D-ribose supplementation helping CFS/FM is likely because natural production by the body is reduced. “By the body” often means by the microbiome. For example a body that produces not enough B-12, is because it is low in L. Reuteri that makes the B12.
So what bacteria makes D-Ribose? What I have been able to find via PubMed are:
Bacillus subtilis   
- This family include Natto (from which Nattokinease is derived), an acquired taste Japanese dessert.
- Bacillus pumilus 
See also these posts
- “We examined two commercial B. subtilis probiotic preparations, Enterogermina and Biosubtyl. Surprisingly, physiological and genetic characterization of the bacteria contained in each of these preparations has shown that neither contains B. subtilis….. instead Bacillus species that are closely (Biosubtyl) and distantly (Enterogermina) related to B. subtilis. ”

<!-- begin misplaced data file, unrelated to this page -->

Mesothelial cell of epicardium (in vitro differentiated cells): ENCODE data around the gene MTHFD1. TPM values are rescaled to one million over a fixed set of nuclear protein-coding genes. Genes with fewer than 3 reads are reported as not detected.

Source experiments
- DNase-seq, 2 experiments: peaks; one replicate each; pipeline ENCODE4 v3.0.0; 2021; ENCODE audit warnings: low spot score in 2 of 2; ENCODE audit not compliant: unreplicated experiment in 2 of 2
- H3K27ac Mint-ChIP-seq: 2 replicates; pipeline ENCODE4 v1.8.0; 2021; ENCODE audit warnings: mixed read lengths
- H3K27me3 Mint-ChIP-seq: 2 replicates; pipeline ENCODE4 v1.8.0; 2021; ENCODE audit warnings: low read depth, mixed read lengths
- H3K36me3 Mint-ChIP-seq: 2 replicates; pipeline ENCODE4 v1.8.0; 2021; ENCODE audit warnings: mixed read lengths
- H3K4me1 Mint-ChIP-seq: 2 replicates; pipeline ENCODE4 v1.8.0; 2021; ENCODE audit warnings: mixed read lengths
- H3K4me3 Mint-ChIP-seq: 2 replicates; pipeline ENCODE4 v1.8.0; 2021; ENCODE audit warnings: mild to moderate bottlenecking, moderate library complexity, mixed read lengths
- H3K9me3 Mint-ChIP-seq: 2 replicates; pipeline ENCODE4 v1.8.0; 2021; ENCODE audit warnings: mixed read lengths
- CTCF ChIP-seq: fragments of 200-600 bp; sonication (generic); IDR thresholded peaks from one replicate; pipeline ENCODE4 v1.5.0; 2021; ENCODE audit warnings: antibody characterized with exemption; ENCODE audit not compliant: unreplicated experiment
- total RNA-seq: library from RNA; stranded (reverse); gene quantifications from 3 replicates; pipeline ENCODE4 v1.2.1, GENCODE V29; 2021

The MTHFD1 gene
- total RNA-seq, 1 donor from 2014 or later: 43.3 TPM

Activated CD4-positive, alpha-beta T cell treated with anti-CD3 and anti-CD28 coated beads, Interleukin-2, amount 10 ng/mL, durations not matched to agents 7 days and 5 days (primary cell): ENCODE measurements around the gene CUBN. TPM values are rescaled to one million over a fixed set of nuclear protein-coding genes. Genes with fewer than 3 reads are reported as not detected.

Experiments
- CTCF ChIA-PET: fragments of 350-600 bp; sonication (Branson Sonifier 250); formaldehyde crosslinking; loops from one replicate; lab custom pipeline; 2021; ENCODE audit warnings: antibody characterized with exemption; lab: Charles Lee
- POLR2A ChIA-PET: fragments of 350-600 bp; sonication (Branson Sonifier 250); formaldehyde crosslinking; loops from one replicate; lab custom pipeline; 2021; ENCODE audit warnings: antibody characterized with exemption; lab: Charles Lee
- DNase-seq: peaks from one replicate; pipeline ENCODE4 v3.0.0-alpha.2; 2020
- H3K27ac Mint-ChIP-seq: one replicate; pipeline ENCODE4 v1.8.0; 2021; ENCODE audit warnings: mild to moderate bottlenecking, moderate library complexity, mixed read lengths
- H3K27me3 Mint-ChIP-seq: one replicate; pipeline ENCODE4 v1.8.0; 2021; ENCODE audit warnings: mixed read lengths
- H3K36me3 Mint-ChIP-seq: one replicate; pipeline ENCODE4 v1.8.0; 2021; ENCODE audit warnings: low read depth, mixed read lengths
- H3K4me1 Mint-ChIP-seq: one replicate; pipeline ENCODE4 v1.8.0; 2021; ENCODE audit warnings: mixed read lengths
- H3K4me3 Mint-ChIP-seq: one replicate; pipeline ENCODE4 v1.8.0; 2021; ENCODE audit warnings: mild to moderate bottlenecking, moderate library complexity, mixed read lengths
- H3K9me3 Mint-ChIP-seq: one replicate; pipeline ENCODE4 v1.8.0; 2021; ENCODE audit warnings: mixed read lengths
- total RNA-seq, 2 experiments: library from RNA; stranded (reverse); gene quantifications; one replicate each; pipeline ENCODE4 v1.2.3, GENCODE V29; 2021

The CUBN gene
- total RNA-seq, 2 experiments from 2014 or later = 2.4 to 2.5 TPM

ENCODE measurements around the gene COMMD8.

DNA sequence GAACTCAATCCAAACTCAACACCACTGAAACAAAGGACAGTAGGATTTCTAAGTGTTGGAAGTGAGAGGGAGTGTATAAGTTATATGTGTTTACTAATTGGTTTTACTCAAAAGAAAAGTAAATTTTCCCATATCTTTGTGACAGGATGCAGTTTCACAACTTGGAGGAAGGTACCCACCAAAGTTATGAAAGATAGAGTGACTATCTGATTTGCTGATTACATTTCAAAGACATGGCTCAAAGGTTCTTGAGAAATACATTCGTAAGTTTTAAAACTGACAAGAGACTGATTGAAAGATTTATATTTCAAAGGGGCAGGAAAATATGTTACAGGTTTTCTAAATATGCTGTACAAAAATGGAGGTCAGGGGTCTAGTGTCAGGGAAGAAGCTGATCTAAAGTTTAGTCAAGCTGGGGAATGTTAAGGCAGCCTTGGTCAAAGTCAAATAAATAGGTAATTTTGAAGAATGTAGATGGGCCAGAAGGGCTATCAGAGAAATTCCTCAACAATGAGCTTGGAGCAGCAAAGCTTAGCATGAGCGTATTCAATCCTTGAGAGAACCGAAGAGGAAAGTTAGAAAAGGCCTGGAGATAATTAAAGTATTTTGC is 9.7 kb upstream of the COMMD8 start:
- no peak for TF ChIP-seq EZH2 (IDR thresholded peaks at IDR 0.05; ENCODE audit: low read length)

- “Bacillus subtilis is used to produce many antibiotics, such as difficidin, oxydifficidin, bacilli, bacillomyin B, and Bacitracin,…Bacillus subtilis is also used as a fungicide” [Probiotic.org]
While there are studies of d-ribose and CFS (positive results), there are none for bacillus subtilis. I could not find a single strain/species probiotics (excluding those cited above). The production amount of ribose is strain specific. What does contain some are:
- Prescript Assist – effective for IBS
- Threelac Probiotic on Amazon (60 packages for $42) – bacillus coagulans, bacillus subtilis and enterococcus faecalis – no studies on PubMed
- Update: Unpasturized doenjang (Korean f0od), available on Amazon.
- Natto, a Japanese dessert food! – I do eat this, originally as a source of nattokinease, but now I have a second reason for eating it!!
Last, it should be mention that it is also called hay bacillus or grass bacillus because that is where it is very often found. A hundred years ago, when most of the population lived on farms, people would have gotten a rich supply of this. In today’s world, there is a greatly reduced exposure to hay or grass (and thus the bacteria).